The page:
Even if you have executed a Health Care Power of Attorney, you still have the right to give medical directions to physicians as long as you are able to do so. This document only becomes effective when you do not have the capacity to give, withdraw or withhold informed consent regarding your health care.
What is Durable Power of Attorney?
A “durable power of attorney” is actually a health care power of attorney that contains special durability provisions. If you become mentally incompetent while you have a power of attorney document that’s already in effect, a durability provision will allow the document to stay in effect.
You can sign a durable power of attorney document to prepare for the possibility that you may become mentally incompetent due to illness or an accident. In this case, you would specify that the power of attorney wouldn’t go into effect unless a doctor certifies that you are mentally incapacitated.
It is important to choose someone you trust to be your Agent, as they will be acting on your behalf regarding your financial or health care issues. You should choose someone who won’t abuse the powers you grant to them and will look out for your best interests.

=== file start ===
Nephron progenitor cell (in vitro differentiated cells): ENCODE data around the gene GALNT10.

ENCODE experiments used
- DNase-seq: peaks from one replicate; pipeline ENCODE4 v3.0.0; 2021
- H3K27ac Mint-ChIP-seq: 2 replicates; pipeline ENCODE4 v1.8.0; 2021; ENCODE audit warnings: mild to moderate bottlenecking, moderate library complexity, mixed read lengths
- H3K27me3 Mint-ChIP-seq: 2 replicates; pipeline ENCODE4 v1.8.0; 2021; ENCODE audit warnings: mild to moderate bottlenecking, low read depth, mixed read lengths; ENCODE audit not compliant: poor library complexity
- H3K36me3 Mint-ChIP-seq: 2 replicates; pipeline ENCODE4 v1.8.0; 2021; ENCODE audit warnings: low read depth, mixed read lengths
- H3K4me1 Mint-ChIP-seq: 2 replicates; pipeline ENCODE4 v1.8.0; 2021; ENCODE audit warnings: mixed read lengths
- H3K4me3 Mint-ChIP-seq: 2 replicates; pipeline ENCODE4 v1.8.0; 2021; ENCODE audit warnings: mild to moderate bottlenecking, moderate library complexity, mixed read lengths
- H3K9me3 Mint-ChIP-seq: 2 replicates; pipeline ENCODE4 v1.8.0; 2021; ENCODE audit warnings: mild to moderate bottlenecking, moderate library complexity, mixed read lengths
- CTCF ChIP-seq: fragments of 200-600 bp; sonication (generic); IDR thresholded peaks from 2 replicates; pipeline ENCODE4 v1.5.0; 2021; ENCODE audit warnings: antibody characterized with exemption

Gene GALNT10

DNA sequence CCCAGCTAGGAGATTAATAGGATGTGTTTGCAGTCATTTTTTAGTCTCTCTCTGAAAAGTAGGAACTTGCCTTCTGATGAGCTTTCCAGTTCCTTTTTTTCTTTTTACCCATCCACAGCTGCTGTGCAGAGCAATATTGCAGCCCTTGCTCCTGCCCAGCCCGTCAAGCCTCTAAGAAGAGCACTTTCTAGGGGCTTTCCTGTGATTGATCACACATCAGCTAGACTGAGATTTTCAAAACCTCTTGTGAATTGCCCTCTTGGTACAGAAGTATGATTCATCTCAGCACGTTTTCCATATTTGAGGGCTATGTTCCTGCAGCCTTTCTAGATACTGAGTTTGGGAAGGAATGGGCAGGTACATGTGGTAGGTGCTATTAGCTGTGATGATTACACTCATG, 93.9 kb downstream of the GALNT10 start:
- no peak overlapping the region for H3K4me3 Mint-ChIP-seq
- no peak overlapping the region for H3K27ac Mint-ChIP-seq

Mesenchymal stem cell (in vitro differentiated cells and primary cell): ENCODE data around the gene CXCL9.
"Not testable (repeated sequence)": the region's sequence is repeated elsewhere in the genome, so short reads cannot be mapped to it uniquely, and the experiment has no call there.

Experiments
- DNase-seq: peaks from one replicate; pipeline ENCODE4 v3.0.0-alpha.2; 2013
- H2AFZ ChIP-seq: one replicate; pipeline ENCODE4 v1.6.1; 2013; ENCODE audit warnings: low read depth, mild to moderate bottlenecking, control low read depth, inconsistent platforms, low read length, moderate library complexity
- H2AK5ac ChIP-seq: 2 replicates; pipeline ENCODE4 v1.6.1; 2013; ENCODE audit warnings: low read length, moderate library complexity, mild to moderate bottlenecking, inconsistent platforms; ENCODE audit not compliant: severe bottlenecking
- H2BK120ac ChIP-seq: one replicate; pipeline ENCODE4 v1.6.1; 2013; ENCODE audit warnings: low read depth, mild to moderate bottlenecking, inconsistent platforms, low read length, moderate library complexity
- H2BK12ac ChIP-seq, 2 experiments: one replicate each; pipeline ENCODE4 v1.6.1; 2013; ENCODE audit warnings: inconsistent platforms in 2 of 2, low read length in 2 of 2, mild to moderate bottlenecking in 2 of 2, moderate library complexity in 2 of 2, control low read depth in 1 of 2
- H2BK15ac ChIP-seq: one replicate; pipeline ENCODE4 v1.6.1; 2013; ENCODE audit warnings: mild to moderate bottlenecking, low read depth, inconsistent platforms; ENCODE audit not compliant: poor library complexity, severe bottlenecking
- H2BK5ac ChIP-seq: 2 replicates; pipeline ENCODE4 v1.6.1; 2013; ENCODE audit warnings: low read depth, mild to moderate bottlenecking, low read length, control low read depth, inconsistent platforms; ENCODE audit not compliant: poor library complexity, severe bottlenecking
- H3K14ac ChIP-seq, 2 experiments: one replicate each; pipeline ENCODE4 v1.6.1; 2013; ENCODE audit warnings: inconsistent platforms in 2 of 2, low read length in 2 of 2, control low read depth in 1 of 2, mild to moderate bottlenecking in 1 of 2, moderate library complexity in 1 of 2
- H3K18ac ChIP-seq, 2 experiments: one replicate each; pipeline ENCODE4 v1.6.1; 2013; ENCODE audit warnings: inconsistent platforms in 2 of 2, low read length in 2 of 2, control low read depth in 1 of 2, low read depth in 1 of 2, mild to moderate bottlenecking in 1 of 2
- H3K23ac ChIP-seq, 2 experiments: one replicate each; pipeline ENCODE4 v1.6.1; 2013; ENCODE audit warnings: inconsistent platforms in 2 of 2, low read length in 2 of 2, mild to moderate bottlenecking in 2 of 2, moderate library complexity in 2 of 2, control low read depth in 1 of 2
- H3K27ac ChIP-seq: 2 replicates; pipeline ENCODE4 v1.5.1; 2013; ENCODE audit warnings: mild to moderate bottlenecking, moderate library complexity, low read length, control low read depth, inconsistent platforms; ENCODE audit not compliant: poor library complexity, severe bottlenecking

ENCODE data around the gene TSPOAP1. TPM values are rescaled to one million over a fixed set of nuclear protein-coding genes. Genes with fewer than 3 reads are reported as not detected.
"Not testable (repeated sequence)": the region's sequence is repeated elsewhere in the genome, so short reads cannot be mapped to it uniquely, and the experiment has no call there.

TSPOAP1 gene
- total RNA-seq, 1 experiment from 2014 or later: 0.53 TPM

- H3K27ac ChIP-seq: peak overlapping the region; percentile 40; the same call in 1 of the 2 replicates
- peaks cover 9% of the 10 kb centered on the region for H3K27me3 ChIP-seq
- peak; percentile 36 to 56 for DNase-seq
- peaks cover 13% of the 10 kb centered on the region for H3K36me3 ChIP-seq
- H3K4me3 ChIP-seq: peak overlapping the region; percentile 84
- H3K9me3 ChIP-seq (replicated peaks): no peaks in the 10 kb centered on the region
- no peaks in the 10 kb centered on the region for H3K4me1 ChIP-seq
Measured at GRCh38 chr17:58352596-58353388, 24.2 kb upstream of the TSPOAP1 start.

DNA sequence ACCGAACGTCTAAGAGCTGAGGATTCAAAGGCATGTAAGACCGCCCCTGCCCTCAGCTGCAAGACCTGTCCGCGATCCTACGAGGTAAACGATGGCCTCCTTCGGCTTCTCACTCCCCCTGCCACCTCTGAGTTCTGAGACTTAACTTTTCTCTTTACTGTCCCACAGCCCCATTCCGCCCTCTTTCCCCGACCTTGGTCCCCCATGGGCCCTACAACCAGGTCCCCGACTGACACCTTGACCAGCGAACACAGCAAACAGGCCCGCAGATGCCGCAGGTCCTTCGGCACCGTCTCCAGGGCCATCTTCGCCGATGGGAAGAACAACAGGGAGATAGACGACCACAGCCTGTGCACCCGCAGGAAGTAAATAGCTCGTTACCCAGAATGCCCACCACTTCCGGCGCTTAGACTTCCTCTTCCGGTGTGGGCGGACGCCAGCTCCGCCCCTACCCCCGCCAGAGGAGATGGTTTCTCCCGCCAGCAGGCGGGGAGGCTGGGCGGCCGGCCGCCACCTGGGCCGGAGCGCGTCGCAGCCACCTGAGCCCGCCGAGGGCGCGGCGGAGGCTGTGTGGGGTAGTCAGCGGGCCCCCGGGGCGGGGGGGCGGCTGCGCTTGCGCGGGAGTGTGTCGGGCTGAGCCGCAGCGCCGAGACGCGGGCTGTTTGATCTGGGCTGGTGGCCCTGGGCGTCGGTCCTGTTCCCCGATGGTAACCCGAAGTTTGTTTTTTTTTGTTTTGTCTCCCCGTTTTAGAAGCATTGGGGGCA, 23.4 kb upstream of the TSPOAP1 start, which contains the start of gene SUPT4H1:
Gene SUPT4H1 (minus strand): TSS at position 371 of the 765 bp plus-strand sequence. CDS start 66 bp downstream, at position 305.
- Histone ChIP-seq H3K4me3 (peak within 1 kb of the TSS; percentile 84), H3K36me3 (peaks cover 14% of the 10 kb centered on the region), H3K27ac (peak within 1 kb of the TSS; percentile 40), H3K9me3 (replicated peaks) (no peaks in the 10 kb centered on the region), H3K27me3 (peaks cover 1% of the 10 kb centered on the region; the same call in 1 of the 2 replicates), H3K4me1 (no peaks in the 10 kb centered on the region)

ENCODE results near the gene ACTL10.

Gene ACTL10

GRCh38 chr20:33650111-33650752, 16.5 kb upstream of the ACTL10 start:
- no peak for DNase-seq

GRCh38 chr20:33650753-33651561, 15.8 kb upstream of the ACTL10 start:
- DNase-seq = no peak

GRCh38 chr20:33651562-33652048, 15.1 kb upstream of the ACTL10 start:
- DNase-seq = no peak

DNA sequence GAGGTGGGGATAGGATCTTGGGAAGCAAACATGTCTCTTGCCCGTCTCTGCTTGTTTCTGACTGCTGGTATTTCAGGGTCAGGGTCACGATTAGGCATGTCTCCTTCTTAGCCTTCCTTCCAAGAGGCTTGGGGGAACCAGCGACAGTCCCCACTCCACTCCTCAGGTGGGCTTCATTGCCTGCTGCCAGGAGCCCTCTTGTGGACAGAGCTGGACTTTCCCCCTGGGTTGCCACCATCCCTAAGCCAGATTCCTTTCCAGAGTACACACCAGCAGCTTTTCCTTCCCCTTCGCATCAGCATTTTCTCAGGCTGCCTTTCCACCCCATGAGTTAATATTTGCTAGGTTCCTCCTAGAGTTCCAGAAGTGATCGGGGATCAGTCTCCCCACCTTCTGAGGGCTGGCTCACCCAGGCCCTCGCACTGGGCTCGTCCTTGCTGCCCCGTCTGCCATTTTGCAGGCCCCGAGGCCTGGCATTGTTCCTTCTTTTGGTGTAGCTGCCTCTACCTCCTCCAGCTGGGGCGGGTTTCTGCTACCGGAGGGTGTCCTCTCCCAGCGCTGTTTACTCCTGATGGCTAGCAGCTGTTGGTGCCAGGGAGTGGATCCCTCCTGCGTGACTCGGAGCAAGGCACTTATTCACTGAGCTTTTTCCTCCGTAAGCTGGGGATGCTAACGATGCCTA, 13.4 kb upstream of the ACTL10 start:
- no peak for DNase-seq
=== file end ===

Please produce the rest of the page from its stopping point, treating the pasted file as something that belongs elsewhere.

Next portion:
What is the definition of being Mentally Competent?
In order for a power of attorney document to be valid, you must be mentally competent when you sign it. This means that you must understand the powers that you are granting to your Agent and the implications of having someone else make decisions for you.
If you have signed a “durable” power of attorney document, it will either remain in effect or go into effect if you become mentally incompetent. Your mental competence is determined by two licensed physicians agreeing on your mental capacity.
Even if your document doesn’t set specific requirements, it’s still likely that your Agent will have to get a doctor’s written confirmation of your incompetence. Most organizations won’t allow your Agent to act on your behalf without it.
How does the Doctor decide if you are Mentally Competent?
The doctor will consider whether you have an understanding of the subject area covered by the Power of Attorney, whether you understand the implications and importance of the matters involved, and whether you can make and communicate reasoned choices.
Who signs the Power of Attorney document?
A power of attorney must be signed by the person granting the authority (known as the “Principal”). The Principal must be mentally competent at the time of the signing in order to make the document legally binding. The signature on a power of attorney should also be notarized, which makes it harder for someone to challenge the validity of the signature.
Alzheimer’s & Dementia Resources
|National Hospice and Palliative Care Organization|
|Aging & Disability Resource Center of Calumet, Outagamie & Waupaca Counties||Aging Parents & Elder Care|
|Lakeland Care District|